April 22, 2015 9:50 am | by CORDIS | News | Comments

Much can still be done to improve autism treatment besides finding a cure. The MICHELANGELO project, which ended in March, has developed a set of technologies for personalized, home-based behavior monitoring and treatment of patients. For...

FDA Draft Guidance on the Acceptance of Medical Device Clinical Data

April 22, 2015 9:11 am | by U.S. Food & Drug Administration | News | Comments

Today the FDA posted draft guidance on the Acceptance of Medical Device Clinical Data from Studies Conducted Outside the United States (OUS). When finalized, this guidance will provide information on: FDA’s policy of accepting scientifically...

DNA Markers Could Allow Noninvasive Cancer Screening

April 22, 2015 9:06 am | by Mayo Clinic | News | Comments

A team of Mayo Clinic researchers has succeeded in identifying the source of cancer in patients' gastrointestinal tracts by analyzing DNA markers from tumors. The results open the possibility that doctors could one day be able to screen for cancer...

Increasing Accuracy of Rejection Identification in Heart Transplant Recipients

April 22, 2015 9:02 am | by CareDx | News | Comments

CareDx, Inc. a molecular diagnostics company focused on the development and commercialization of clinically differentiated, high value, non-invasive surveillance solutions for transplant recipients, today announced new evidence that the...

Real-Time Feedback a Boon in Rehab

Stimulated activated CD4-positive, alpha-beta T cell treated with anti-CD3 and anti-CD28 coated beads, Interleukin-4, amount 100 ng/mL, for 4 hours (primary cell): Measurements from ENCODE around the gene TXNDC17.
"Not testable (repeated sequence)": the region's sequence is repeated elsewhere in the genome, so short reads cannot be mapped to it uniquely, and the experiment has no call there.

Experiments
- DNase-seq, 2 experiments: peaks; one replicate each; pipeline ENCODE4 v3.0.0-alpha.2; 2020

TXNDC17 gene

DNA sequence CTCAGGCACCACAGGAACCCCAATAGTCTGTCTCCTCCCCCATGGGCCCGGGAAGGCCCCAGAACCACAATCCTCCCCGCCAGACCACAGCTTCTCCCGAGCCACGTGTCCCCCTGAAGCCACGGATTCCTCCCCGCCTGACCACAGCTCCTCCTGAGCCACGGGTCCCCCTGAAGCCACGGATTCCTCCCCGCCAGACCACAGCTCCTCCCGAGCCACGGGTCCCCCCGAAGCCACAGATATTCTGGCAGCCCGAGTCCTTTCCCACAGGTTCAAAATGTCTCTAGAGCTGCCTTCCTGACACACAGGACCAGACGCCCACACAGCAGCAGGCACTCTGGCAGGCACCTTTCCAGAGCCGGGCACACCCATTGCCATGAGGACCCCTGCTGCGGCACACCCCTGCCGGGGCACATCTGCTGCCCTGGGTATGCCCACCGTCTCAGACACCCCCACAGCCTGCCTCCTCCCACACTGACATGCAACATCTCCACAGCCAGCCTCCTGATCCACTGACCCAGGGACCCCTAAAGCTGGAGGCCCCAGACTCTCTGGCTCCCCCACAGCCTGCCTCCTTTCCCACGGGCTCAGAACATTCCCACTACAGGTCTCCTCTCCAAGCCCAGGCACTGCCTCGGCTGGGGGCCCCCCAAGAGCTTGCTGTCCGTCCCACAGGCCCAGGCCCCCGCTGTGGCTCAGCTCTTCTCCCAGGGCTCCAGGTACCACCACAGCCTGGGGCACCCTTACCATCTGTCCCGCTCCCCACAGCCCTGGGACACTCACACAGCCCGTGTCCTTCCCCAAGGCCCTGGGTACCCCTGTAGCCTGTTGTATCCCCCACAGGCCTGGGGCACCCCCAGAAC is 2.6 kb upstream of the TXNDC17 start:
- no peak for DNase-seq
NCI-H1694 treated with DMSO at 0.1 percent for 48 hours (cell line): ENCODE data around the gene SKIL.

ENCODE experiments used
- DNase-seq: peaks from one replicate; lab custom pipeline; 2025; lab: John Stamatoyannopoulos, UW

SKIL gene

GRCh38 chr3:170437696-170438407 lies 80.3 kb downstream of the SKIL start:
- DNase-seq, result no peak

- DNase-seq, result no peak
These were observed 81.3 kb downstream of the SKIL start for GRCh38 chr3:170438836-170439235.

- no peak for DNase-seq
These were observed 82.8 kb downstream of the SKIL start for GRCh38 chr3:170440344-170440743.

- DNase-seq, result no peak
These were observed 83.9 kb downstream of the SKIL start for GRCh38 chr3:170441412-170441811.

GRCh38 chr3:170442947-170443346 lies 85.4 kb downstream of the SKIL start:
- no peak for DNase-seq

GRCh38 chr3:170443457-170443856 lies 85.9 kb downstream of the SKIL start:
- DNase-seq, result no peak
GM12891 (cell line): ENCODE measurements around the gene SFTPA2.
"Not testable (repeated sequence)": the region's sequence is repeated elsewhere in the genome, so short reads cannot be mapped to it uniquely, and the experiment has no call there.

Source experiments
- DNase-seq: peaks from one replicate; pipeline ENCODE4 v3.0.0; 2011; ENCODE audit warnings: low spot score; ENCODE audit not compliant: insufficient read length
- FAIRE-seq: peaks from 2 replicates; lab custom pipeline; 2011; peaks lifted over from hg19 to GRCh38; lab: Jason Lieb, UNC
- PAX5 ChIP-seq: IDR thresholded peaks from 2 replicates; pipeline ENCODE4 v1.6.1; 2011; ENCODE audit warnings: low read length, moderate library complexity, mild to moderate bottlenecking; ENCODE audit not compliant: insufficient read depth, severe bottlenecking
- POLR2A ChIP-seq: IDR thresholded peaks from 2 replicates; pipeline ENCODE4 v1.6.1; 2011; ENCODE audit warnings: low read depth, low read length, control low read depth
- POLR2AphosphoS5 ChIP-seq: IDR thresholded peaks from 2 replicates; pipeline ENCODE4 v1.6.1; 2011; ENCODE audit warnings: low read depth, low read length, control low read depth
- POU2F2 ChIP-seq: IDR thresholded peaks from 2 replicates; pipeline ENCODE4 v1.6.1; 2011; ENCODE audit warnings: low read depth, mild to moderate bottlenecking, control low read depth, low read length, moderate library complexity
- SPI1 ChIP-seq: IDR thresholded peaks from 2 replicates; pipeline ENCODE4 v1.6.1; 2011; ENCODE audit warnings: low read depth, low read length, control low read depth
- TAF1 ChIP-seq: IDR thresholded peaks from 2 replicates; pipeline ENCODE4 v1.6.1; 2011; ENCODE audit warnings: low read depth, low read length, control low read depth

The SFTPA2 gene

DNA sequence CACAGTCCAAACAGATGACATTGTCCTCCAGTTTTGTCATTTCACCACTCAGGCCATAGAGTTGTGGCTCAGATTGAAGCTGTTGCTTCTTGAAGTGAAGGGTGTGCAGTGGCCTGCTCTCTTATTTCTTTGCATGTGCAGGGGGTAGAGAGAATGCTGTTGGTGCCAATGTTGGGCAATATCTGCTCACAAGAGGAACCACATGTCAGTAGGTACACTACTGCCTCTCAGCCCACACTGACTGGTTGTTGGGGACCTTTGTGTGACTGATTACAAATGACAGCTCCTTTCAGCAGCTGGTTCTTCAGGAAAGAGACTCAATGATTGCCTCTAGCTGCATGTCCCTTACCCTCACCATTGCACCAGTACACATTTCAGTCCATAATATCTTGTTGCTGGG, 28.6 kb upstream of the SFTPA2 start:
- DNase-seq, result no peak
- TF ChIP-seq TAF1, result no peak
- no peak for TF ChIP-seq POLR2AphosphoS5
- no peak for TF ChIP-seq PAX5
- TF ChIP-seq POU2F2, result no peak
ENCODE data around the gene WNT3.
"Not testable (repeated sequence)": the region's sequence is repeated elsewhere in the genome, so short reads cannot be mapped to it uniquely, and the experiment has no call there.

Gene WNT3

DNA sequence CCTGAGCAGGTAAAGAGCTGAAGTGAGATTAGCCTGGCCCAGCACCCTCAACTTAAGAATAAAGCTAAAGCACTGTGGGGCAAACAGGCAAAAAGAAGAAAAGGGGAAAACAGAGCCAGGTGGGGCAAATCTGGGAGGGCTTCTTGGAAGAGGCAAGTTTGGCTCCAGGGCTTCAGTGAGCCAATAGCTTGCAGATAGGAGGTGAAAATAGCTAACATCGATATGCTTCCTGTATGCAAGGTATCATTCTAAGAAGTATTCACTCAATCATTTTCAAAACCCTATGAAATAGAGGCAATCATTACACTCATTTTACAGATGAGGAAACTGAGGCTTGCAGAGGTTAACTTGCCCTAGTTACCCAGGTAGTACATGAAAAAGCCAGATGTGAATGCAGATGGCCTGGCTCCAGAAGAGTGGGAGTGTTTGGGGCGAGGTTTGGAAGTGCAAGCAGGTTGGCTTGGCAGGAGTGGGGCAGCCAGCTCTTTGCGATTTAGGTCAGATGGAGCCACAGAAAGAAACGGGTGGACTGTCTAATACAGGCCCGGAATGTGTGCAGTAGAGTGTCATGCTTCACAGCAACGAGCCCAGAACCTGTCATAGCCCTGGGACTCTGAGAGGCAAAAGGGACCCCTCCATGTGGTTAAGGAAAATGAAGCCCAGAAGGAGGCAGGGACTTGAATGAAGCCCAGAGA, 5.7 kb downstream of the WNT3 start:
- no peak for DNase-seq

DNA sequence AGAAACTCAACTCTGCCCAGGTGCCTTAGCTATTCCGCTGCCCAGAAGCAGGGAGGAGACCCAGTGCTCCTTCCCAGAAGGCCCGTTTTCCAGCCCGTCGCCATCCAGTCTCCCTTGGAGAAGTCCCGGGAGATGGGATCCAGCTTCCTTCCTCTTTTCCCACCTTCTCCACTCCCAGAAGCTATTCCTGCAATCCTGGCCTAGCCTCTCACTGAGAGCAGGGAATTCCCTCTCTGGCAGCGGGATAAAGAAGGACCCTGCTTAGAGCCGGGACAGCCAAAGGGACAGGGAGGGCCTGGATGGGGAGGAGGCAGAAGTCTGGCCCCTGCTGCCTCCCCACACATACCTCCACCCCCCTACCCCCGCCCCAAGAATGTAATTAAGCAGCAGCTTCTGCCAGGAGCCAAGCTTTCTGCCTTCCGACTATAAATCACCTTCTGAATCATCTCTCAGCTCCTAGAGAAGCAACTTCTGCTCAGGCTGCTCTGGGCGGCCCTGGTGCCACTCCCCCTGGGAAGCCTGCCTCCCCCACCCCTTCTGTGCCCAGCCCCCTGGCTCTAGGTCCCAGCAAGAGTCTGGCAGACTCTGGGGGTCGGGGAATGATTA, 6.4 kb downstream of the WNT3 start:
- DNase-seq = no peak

April 21, 2015 3:22 pm | by University of Technology, Sydney | News | Comments

Laser-cut acrylic tiles with a 3D printed core and the capacity to be wired up to “interact” with patients offer a new tool for people recovering from stroke and other brain injury. The highly sensitive stepping tiles are linked to a computer...

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St. Jude Medical Announces Intent to Acquire Spinal Modulation, Inc.

April 21, 2015 3:13 pm | by St. Jude Medical | News | Comments

St. Jude Medical, Inc., a global medical device company, today announced it has exercised the company’s exclusive option to acquire Spinal Modulation, Inc., developer of the Axium Neurostimulator System. Following the completion of this...

Sweat Sensor Stops Car If Blood Alcohol Level Is Too High

April 21, 2015 2:33 pm | by Investigación y Desarrollo | News | Comments

As a strategy to decrease road accidents caused under the influence of alcohol, a group of young students at the Institute of Technology of Cintalapa, Chiapas, (southeast state of Mexico) develops an automotive safety system that detects the...

Singing 'If I Only Had a Brain' with Super-Fast MRI

April 21, 2015 2:26 pm | by Beckman Institute | News | Comments

In order to sing or speak, around one hundred different muscles in our chest, neck, jaw, tongue, and lips must work together to produce sound. Beckman researchers investigate how all these mechanisms effortlessly work together—and how they...

Printing Silicon on Paper, with Lasers

April 21, 2015 2:21 pm | by American Institute of Physics (AIP) | News | Comments

In seeking to develop the next generation of micro-electronic transistors, researchers have long sought to find the next best thing to replace silicon. To this end, a wealth of recent research into fully flexible electronic circuitry has focused...